Let Your First Draft Fester!
by Cody Wagner
I recently finished the first draft of the sequel to my novel. When I typed “The End,” I immediately did two things. First, I cried. Yep, I bawled like a baby. You know the kind of crying where your shoulders shake as cleansing rain pours down on your face? That’s the kind of crying I did. Outside in a mud puddle.
All right, maybe it wasn’t that dramatic. But finishing an entire novel is a huge feat, and we should all take a moment and let it wash over us. OK, let’s move on from me crying, shall we?
The second thing I did was put the book away for an entire month. Yep, you read that right. I moved the file off my computer and didn’t retrieve it until 30 days had passed. No editing, no reading, no perusing, no other synonyms. I didn’t even allow myself to think about it.
Great question! And there are a couple reasons.
First, focusing on an entire novel takes a lot of time. For example, I worked almost every night for months trying to get the first draft finished. While I was writing, lots of other projects were waiting in the wings. I had tons of bridesmaid stories waiting to walk down the aisle into my brain. OK that’s a terrible image. But taking a break before the arduous editing process gives you the chance to give some love to that short story that’s been sitting in the back of your head. It also allows you to decompress and take a step back from the book.
And that is the perfect segue-way into the second – and more important – reason I put my book away. Try as we might, writers will never see our novels as our readers see them. It’s not that we’re biased or mean. No, we already know what’s going to happen. We know every single detail, including things that aren’t even in the book. I have a character sheet that says “My main character’s favorite sushi is Philadelphia rolls.” Will that ever make into a novel? Uhhhh … no. But I’m intimately familiar with my writing in a way no one else can be.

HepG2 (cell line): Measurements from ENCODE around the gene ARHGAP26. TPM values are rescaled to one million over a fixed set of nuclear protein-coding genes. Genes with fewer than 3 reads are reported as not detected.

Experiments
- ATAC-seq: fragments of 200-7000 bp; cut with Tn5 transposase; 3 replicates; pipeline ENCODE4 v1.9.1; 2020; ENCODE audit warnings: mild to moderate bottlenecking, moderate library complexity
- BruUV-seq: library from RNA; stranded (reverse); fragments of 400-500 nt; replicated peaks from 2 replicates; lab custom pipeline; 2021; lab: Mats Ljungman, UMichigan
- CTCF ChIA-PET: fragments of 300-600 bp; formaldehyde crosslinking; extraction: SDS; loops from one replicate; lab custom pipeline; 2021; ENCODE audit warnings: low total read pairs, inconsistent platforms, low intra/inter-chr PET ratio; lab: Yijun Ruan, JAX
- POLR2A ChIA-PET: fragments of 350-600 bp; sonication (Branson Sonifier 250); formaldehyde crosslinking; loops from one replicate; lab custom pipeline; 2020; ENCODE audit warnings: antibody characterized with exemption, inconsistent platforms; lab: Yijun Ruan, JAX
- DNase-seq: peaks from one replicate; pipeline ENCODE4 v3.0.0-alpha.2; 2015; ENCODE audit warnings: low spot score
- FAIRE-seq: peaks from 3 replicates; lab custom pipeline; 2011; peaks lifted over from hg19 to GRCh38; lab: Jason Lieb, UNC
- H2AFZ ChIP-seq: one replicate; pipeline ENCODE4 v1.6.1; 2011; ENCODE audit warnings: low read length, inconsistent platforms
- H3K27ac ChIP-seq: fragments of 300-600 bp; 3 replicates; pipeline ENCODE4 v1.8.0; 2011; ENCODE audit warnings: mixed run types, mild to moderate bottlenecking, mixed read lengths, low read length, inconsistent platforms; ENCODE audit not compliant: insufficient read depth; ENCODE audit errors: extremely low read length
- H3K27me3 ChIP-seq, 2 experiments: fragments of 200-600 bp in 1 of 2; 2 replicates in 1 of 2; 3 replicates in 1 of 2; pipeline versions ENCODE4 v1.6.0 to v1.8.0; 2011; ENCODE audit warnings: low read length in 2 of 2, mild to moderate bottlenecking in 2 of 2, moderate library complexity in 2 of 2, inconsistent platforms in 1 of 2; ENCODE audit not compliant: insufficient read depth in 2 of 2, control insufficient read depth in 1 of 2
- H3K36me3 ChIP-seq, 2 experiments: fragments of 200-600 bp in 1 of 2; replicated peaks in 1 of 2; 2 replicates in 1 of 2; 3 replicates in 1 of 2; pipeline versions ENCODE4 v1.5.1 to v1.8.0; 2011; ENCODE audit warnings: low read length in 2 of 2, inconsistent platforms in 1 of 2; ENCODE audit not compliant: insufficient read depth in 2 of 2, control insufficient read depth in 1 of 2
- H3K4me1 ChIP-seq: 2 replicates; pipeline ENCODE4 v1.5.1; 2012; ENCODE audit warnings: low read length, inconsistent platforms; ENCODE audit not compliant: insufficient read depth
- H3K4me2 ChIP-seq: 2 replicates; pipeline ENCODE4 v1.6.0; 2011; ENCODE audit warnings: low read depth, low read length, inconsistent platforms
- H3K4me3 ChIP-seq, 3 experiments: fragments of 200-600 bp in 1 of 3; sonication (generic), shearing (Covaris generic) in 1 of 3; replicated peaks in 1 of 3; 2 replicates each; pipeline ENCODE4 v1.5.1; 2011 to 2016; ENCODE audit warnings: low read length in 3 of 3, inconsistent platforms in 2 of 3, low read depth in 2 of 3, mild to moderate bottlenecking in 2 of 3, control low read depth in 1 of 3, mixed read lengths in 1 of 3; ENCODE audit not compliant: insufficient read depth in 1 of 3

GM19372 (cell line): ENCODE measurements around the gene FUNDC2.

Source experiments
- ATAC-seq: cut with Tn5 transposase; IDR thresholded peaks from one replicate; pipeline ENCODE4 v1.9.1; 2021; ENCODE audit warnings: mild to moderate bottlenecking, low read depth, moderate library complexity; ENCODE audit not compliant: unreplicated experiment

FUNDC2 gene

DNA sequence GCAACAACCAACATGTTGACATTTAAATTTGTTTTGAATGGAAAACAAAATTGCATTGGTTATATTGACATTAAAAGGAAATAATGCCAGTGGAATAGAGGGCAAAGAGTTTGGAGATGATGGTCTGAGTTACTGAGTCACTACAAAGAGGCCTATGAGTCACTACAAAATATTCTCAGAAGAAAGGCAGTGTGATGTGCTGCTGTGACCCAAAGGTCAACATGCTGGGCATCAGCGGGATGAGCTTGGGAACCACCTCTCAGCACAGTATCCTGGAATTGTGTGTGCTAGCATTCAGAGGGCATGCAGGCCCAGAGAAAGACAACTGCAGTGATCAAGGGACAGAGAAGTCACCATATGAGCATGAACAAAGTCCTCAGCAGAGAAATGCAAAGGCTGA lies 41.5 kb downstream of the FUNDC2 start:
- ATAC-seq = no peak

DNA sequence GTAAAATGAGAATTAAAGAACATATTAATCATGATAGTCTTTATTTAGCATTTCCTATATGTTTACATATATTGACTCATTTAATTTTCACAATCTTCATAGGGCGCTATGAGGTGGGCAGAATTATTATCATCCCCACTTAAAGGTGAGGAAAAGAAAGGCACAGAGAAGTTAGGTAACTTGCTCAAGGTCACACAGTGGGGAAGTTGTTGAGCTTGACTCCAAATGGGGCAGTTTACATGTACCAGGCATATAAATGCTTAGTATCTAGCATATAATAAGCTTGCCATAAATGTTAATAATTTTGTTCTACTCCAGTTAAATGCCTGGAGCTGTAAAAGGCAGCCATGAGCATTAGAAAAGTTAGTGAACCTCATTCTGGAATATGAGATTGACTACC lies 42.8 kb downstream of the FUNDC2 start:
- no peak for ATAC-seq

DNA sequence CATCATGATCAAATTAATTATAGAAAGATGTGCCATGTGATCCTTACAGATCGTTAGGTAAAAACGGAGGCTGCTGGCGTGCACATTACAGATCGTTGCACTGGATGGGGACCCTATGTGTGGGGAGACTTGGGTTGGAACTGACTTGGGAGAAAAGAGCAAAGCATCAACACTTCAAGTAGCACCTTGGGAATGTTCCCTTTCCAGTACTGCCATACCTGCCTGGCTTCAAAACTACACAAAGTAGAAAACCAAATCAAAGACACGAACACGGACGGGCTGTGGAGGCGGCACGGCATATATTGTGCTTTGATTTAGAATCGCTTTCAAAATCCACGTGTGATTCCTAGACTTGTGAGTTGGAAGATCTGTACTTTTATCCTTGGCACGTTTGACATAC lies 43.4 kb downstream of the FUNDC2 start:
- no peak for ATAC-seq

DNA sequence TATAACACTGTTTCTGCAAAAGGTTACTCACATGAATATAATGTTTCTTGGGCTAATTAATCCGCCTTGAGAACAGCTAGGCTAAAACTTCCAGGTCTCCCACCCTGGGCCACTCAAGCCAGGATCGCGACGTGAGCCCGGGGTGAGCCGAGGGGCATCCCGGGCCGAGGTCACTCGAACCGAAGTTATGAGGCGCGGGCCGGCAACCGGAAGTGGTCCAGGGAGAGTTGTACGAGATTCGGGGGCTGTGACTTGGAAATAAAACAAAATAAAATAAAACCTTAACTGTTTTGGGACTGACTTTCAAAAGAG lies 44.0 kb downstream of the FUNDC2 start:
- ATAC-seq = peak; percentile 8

Consequently, it can be really difficult to gauge things, such as pacing, tension, and mystery. How do you properly write an amazing twist when you already know it’s coming?
That’s where shelving the book comes in.
By letting the book sit and focusing on other projects, pieces of the novel started falling out of my head. And by the time I got around to the second draft, I found I’d actually forgotten entire scenes from the book.
For example, last week I started laughing out loud at one part. It’s not that I think I’m hysterical (I’d rate myself a 6 on the Conan O’Brien hilarity scale). The scene just caught me off guard because I’d forgotten what happened. It was a wonderful feeling. And it’s the closest thing I think we can ever get to being our own readers. I’d even forgotten a small twist and wrote “WHOA!” as an editorial note because it caught me off guard.
So let that first draft fester, people! Let it rot in the sun while you praise yourself with Thai food galore. Then you can attack it, fresh-faced and ready with that bright red pen. Or, in my case, red font.
Cody Wagner loves to sing, mime (not really), and write. His award-winning debut novel, The Gay Teen’s Guide to Defeating a Siren, recently “came out.” See what he did there? Check out his writing and see more of his wackiness at Wagner-Writer.com, or find him on Twitter (@cfjwagner), Goodreads, and Amazon.